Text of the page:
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Published: 25 June 2012

Underground mozzie postpones its blood feast

Researchers have discovered that an introduced species of mosquito commonly found in Australia is adapted to life underground and caution that water storage design must take this into account.

The Culex molestus mosquito
Credit: Stephen Doggett, University of Sydney

The Culex molestus mosquito is thought to have been introduced into southern Australia in the 1940s, hitching a ride into the country with travelling American military personnel. Since then, the mosquito has been found in all states except Queensland and the Northern Territory.

Where exactly Culex molestus came from before arriving in Australia is still a mystery but it is well known in cities in the USA and Europe. The mosquito infamously made a meal of Londoners sleeping in the Underground during the Blitz and is often commonly referred to as the London Underground Mosquito.

Researchers studying Culex molestus have discovered that rather than breeding in ponds, pools or wetlands, it has adapted to life underground, particularly in septic tanks and disused stormwater pipes.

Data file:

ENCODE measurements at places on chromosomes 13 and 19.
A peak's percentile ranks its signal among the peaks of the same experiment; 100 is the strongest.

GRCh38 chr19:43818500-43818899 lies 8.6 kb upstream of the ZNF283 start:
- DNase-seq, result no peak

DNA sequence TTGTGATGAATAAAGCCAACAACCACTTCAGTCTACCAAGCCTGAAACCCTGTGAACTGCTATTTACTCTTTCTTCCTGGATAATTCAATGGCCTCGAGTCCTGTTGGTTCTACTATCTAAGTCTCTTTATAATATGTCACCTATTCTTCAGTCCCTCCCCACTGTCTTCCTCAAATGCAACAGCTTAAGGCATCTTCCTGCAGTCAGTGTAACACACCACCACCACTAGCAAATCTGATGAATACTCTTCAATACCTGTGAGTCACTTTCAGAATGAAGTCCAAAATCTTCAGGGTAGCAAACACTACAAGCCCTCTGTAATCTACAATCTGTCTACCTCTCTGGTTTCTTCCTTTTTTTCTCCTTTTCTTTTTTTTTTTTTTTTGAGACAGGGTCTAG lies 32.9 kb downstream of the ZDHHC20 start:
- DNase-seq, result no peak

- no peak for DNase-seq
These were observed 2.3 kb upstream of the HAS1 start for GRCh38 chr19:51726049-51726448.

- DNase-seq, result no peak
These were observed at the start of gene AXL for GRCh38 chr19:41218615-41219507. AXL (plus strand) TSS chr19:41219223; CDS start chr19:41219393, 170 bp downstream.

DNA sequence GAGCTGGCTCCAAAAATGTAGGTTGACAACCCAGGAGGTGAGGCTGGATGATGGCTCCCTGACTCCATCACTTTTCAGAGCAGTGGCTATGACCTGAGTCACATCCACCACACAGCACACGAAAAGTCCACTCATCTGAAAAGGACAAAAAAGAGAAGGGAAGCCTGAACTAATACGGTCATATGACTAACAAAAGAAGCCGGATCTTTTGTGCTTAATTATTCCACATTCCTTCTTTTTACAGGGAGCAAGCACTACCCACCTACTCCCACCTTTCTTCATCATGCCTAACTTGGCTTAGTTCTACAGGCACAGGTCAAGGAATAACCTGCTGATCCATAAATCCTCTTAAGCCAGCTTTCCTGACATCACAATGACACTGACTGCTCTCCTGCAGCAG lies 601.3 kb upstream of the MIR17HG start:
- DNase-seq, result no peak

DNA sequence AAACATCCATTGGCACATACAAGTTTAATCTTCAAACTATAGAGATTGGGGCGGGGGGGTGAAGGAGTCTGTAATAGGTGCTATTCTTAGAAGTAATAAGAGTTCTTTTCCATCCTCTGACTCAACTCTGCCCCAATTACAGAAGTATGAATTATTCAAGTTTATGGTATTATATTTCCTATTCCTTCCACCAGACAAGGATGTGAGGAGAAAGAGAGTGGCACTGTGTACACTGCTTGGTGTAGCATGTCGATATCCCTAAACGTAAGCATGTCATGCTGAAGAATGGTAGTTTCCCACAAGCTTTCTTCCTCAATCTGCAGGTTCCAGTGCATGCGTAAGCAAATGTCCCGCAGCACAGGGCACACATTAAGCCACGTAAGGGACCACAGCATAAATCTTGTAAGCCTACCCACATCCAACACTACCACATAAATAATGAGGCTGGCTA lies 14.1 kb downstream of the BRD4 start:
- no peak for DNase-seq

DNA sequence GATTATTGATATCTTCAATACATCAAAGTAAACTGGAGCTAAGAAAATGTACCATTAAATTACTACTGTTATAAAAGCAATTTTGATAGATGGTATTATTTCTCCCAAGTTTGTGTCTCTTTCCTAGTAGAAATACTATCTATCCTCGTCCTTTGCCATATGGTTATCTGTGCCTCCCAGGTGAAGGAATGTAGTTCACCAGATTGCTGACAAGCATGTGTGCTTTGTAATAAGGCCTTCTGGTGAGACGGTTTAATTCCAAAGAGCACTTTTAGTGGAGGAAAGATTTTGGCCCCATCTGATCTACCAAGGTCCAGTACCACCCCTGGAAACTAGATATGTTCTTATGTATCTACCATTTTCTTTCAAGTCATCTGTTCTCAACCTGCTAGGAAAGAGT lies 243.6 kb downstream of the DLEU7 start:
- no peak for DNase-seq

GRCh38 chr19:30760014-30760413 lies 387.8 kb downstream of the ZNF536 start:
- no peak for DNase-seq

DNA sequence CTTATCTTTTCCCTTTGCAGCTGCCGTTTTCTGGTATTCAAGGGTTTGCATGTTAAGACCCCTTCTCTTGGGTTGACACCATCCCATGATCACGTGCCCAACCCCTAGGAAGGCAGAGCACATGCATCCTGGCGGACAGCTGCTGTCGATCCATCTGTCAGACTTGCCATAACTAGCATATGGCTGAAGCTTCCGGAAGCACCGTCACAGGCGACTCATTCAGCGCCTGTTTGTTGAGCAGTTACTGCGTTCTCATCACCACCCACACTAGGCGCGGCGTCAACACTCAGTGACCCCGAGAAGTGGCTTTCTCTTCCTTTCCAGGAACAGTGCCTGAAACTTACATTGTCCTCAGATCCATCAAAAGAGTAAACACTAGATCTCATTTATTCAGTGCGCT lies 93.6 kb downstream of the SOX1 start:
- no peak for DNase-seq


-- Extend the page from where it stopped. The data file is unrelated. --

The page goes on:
‘We have spent the last two years chasing the species, which has adapted superbly to life beneath our cities,’ says study team leader Dr Cameron Webb of the University of Sydney.

‘Finding this mosquito isn’t easy. Instead of wandering through pristine wetlands, we were snooping around stormwater drains and other polluted structures.’

‘However, the toilet blocks in urban parklands were where we really struck gold. The disused septic tanks associated with these structures are where this mosquito is commonly found.’

Unlike the majority of pest mosquitoes, Culex molestus can develop their eggs without first requiring a blood meal.

The female uses nutrients stored earlier in its life cycle to develop and lay the eggs.

This phenomenon is known as autogeny and has been documented in a number of mosquitoes.

‘The breakthrough with our study is that if this mosquito is offered a blood meal, it won’t bite until its first batch of eggs has been laid. We believe this is the only species found in Australia to exhibit this behaviour,’ says Dr Webb.

‘Once that first batch of eggs has been laid, they are on the hunt for blood and can be severe nuisance-biting pests.’

It is difficult to know why the mosquito ignores the offer of blood but given the absence of suitable animals to feed on in underground tanks and pipes, this biological adaptation ensures the mosquito can exclusively exploit these habitats not just during the summer but throughout the year.

‘Ensuring water storage structures are screened or designed to limit the opportunities for mosquito access is crucial. Perhaps more importantly, when assessing the risks of mosquito-borne disease, these underground habitats shouldn’t be ignored,’ says Dr Webb.

More information

Read the original study in the Journal of Vector Ecology.

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